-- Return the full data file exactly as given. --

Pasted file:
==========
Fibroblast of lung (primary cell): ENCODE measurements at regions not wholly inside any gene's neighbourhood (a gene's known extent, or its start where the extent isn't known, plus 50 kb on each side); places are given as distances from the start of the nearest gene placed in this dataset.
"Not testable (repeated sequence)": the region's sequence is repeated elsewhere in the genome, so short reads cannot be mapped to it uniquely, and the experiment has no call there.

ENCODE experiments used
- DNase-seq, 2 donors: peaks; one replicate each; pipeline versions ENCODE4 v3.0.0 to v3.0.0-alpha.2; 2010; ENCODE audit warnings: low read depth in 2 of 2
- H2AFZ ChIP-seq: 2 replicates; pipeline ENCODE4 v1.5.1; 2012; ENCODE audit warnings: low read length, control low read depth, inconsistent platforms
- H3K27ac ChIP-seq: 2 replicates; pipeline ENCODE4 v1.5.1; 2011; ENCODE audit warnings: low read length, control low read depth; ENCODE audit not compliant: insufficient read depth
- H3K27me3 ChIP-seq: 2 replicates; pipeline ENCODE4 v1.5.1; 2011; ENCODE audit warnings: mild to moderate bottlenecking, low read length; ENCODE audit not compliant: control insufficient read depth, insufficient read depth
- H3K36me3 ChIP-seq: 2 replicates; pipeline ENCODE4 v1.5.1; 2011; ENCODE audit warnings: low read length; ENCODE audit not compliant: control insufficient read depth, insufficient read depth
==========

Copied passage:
Fibroblast of lung (primary cell): ENCODE measurements at regions not wholly inside any gene's neighbourhood (a gene's known extent, or its start where the extent isn't known, plus 50 kb on each side); places are given as distances from the start of the nearest gene placed in this dataset.
"Not testable (repeated sequence)": the region's sequence is repeated elsewhere in the genome, so short reads cannot be mapped to it uniquely, and the experiment has no call there.

ENCODE experiments used
- DNase-seq, 2 donors: peaks; one replicate each; pipeline versions ENCODE4 v3.0.0 to v3.0.0-alpha.2; 2010; ENCODE audit warnings: low read depth in 2 of 2
- H2AFZ ChIP-seq: 2 replicates; pipeline ENCODE4 v1.5.1; 2012; ENCODE audit warnings: low read length, control low read depth, inconsistent platforms
- H3K27ac ChIP-seq: 2 replicates; pipeline ENCODE4 v1.5.1; 2011; ENCODE audit warnings: low read length, control low read depth; ENCODE audit not compliant: insufficient read depth
- H3K27me3 ChIP-seq: 2 replicates; pipeline ENCODE4 v1.5.1; 2011; ENCODE audit warnings: mild to moderate bottlenecking, low read length; ENCODE audit not compliant: control insufficient read depth, insufficient read depth
- H3K36me3 ChIP-seq: 2 replicates; pipeline ENCODE4 v1.5.1; 2011; ENCODE audit warnings: low read length; ENCODE audit not compliant: control insufficient read depth, insufficient read depth